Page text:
Review: BATTLETECH is Back–All Systems Phenomenal

Image courtesy Harebrained Schemes BattleTech is back—though, it never really left completely.  Started as a tabletop game in 1984, the BattleTech franchise has spawned numerous video games, notably the MechWarrior series. When I was a kid seeing the BattleTech tabletop in my local comic shop inspired a lifelong obsession with giant stompy robots. Developer Harebrained Schemes, known for reviving the Shadowrun series recently, has taken the reigns for the latest BATTLETECH (stylized most places in all caps for some reason) and have successfully reignited my love for big stompy robots. Image courtesy Harebrained Schemes I just want to get something out of the way first: I’ve seen lots of comparisons to the modern X-Com games with this latest version of BATTLETECH, and for as much as BATTLETECH is similar to that turn-based squad strategy title, BATTLETECH is incredibly different. Both X-Com and BATTLETECH have central bases that can be upgraded, and these both serve as a means to meet with NPCs and discover more of the lore. The combat works also works similarly, but instead of squads of soldiers you have a Lance of four ‘Mechs—large, formidable robots with massive amounts of potential firepower. There isn’t cover, either, instead each ‘Mech provides its own cover—sorta. Image courtesy Harebrained Schemes If you’re familiar with BattleTech or MechWarrior there aren’t many surprises with how the ‘Mechs work. There are multiple types of ‘Mechs, from the smallest light ‘Mechs, to the rare and large Assault ‘Mechs. As a leader of a lowly mercenary band to start out, you only have access to smaller ‘Mechs and must salvage scrap from battles or purchase ‘mechs (or ‘mech parts) using C-bills, the currency of the Inner Sphere. ‘Mechs are single aren’t exactly entities; instead they’re made up of a central torso, side torsos, arms, sides, and legs. All have their own potential to carry different weapons, armor, etc. So instead of using a cover system, how far a ‘Mech can move, its armor/weapon complement, and its positioning determine how it takes damage. Image courtesy Harebrained Schemes ‘Mechs also generate heat when they do most anything, especially when they shoot weapons and fire jump jets, so it is a constant consideration because if a ‘Mech overheats it takes damage and can even shut down. There are even weapons that help you overheat your opponents, along with a vast array of ballistic weaponry, missiles to rain down hell, and all sizes of lasers to pew pew down your enemies. If you run out of ammo, or are running hot, you always have the option to melee your enemies. Image courtesy Harebrained Schemes If all of that sounds a little more complicated than X-Com, it sorta, kinda is. On top of learning how mechs move, and how to position them to minimize damage, building ‘Mechs can seem intimidating too. There are tonnage considerations, weapon slots, etc, but luckily ‘Mechs come premade with the ability to remove and add weapons/armor if you like. If you like to get into the gritty technical aspects of min-maxing your stompy death machine, you can do that too. If a ‘Mech takes damage in battle, it will need to be repaired—limbs that are missing must be replaced, weapons that are destroyed have to be removed and new weapons put in, etc. Even if you have a MechWarior who took an AC20 to the face, you just (presumably) hose out the cockpit and fix it up for the next soul. Image courtesy Harebrained Schemes Not only do you have your ‘Mechs to consider, you have your MechWarriors to take care of. Each can be levelled to have their own specialization, and if they live long enough, they can become valuable assets. You can assign any MechWarrior to any mech, so you can mix and match abilities to appropriate ‘Mechs. If they’re injured in combat, it will take time to heal, just as it takes time for your ‘Mechs to be repaired. Image courtesy Harebrained Schemes Playing the game can feel fun, and it’s extremely rewarding to get a great shot to your opponent’s legs to take them down for maximum salvage, and I’m always gleeful when I get a kill shot crit to an enemy cockpit, but combat is generally slow, making everything take a very long time to do. There is a singleplayer campaign, and playing through it to the point where I was completely out of the phase the game is still teaching me how to play, and into the main gameplay loop of flying around the Inner Sphere took over three hours. Battles can also feel like they take a very long time. They can be fun enough to not make this a genuine complaint, but BATTLETECH is just a huge time sink as a result. Image courtesy Harebrained Schemes The story itself is pretty good, with lots of Inner Sphere politics and betrayal, and even a few twists. There are a mostly memorable cast of NPCs you interact with using text-based dialogue interactions, but it adds a ton of compelling flavor lore. Most of the time you will not be doing main story missions, instead working contracts to build up a formidable ‘Mech force and to make money to ensure your whole operation doesn’t fail, because once you’re broke, it’s game over. Image courtesy Harebrained Schemes The different contracts you can find throughout the Inner Sphere are varied enough, ranging from simple battles to the dreaded escort quests (yes, they’re pretty annoying here, too). The maps you fight these battles on seem to be varied enough, with different environments effecting your ‘Mechs in different ways, therefore making some locations more optimal fighting spots than others—colder is better, ‘Mechs run hot. Image courtesy Harebrained Schemes If you don’t want to play through the campaign, you can also opt to play the Skirmish Mode. Multiplayer skirmishes are sometimes great. Though there isn’t really matchmaking, so your experience can range from completely (and literally) stomping on newbs, or getting knocked down from afar by LRM surgical strikes by tactical geniuses. There are also single player skirmishes, if you want to practice against AI. What’s great is you can actually set up multiple squads (called Lances) to be deployed in any Skirmish mode, so you don’t have to tweak your ‘mechs between every round. Image courtesy Harebrained Schemes Like I said, BATTLETECH is back. It doesn’t emulate the tabletop game directly, but it’s a great approximation for the modern age, with just enough X-Com to make it compelling. It’s slow pace makes BATTLETECH a huge time sink, though, so make sure you have the time to invest into it if you want to give it a fair chance. It’s totally worth it if you’re looking for a strategic ‘Mech game. BATTLETECH is available now on Steam.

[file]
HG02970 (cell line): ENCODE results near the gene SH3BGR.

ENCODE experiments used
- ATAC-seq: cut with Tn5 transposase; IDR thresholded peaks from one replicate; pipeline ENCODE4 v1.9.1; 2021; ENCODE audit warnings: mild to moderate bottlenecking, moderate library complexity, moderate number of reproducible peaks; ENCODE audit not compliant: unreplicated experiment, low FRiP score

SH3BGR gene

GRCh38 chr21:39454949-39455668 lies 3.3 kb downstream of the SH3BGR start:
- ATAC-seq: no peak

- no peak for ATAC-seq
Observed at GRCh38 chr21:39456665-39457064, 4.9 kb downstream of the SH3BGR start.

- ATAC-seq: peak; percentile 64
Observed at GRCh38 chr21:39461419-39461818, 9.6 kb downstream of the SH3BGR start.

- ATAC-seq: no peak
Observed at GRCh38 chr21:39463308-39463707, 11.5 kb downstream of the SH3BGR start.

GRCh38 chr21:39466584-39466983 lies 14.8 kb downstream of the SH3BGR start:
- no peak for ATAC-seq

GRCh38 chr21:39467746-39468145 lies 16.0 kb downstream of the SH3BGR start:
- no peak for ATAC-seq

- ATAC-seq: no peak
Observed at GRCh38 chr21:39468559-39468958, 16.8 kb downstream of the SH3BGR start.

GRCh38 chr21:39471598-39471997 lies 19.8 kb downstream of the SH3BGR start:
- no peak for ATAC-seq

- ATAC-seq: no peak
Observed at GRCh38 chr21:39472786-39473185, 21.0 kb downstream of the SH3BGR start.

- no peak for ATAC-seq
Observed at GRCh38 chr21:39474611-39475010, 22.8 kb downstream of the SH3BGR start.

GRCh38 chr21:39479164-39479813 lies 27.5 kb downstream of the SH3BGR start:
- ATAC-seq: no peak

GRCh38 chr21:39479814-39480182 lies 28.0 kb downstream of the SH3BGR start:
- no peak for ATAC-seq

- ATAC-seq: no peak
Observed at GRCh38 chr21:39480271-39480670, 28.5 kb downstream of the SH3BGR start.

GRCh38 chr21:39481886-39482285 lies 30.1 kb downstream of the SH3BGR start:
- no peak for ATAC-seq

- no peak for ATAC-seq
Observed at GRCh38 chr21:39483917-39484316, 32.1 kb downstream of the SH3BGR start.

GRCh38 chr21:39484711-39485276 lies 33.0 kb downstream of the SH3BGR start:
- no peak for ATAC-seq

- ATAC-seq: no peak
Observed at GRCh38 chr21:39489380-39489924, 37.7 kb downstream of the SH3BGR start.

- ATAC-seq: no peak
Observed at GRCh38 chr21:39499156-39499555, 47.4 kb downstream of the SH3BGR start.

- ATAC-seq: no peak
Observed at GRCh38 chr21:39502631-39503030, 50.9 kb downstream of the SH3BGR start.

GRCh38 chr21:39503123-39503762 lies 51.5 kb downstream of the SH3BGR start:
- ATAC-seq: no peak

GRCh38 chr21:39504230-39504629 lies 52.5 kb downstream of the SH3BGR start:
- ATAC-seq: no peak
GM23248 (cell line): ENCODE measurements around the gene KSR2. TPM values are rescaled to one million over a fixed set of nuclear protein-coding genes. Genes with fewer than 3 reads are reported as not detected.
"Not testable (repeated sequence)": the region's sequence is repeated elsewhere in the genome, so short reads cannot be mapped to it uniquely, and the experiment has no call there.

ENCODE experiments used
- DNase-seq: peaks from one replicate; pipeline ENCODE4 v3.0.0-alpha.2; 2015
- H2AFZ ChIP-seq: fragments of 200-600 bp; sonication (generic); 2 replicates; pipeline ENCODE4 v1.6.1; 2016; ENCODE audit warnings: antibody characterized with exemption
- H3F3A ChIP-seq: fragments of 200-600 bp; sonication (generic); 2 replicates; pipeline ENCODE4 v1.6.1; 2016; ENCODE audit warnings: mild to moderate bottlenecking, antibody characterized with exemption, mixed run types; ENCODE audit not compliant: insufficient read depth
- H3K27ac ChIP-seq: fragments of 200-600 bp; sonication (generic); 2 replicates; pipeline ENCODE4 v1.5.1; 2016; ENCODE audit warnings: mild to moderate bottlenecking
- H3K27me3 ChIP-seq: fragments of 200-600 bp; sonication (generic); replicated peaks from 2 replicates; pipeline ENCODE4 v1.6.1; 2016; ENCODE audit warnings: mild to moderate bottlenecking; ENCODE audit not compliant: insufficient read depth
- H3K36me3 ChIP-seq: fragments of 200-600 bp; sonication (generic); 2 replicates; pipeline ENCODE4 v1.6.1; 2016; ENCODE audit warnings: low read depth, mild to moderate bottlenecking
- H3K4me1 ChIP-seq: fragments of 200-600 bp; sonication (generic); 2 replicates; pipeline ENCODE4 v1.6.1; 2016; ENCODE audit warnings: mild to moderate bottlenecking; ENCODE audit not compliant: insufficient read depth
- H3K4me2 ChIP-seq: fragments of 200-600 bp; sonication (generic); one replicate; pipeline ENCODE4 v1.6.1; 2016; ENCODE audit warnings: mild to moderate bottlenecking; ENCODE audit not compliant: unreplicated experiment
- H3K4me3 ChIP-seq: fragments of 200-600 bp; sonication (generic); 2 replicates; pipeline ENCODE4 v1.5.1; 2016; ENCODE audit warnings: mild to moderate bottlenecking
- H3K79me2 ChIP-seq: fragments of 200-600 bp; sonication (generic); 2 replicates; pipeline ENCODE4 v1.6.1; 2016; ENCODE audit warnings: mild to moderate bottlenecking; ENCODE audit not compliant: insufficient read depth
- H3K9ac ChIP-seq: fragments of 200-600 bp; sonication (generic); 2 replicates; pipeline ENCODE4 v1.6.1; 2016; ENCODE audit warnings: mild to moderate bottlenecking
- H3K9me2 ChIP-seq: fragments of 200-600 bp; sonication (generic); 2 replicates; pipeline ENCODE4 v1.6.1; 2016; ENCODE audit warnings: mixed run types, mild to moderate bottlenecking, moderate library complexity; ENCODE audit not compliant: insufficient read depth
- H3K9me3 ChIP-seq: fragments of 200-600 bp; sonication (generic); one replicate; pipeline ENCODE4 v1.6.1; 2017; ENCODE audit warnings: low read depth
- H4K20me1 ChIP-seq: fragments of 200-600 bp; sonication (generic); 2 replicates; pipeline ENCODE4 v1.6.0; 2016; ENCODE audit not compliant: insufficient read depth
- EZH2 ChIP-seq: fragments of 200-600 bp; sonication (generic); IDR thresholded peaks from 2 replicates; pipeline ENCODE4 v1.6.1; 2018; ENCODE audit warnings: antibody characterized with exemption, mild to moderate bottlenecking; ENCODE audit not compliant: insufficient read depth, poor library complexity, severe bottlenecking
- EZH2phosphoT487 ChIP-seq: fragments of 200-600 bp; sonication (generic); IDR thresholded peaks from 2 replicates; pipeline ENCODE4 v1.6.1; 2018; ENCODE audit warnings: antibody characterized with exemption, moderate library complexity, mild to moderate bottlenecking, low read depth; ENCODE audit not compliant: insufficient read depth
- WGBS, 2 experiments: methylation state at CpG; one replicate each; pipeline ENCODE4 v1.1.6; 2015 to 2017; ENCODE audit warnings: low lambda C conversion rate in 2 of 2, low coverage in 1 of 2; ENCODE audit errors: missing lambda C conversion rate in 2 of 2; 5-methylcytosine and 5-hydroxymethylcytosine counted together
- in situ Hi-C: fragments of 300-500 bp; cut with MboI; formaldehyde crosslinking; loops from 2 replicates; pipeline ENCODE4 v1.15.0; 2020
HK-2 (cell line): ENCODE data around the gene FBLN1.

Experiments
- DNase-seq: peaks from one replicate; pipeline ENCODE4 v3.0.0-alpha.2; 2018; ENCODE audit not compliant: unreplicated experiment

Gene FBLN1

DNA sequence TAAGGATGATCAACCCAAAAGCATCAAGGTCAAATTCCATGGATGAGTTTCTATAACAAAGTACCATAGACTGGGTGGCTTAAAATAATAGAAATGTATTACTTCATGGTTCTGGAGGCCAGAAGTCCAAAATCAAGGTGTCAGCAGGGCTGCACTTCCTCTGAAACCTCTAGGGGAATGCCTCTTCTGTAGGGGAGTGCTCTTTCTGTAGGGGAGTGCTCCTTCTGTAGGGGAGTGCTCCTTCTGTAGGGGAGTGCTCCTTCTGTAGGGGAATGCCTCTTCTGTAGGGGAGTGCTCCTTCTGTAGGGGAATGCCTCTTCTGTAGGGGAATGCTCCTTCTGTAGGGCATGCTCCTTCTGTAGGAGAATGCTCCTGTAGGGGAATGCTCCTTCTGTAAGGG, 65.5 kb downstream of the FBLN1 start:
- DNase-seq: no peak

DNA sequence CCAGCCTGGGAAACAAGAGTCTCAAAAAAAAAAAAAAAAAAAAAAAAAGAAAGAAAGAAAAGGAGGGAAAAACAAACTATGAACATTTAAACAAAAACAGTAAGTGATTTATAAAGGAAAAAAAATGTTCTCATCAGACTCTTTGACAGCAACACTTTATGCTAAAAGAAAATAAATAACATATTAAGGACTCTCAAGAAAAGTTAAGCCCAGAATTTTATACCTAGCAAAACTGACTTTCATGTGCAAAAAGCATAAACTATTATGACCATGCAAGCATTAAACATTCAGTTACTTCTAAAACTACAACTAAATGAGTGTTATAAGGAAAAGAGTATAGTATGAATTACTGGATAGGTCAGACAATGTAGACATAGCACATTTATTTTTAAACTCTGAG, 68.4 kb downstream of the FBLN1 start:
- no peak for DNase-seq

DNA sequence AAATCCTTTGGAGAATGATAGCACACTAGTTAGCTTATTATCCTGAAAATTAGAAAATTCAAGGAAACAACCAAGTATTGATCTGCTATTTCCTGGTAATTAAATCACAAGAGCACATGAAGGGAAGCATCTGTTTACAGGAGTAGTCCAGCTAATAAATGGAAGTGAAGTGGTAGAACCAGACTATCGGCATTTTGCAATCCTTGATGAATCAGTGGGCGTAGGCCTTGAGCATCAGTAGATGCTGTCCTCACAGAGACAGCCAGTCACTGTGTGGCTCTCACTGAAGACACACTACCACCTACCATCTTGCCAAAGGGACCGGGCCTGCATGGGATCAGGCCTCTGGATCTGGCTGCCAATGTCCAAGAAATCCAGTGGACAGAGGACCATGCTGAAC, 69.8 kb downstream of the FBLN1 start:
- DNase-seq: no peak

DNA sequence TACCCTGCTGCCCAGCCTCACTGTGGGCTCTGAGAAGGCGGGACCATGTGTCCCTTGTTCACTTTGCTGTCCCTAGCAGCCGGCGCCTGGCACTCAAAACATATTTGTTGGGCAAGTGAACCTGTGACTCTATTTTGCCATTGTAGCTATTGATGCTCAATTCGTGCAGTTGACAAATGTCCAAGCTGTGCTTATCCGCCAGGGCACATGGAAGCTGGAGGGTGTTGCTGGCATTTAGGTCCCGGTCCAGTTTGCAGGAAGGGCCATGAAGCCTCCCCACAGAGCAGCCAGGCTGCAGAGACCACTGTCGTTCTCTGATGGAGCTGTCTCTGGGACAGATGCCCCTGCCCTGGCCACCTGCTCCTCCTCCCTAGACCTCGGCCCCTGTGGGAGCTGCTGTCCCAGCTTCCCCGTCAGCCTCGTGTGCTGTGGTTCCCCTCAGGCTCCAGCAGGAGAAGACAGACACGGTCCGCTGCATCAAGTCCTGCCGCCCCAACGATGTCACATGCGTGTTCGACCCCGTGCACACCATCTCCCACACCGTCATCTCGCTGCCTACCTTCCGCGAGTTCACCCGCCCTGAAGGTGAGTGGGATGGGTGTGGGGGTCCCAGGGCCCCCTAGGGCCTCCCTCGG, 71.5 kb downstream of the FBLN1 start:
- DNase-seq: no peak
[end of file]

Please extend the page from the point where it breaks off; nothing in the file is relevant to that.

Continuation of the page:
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Antal Bokor

Antal is video game advocate, retro game collector, and video game historian. He is also a small streamer, occasional podcast guest, and writer.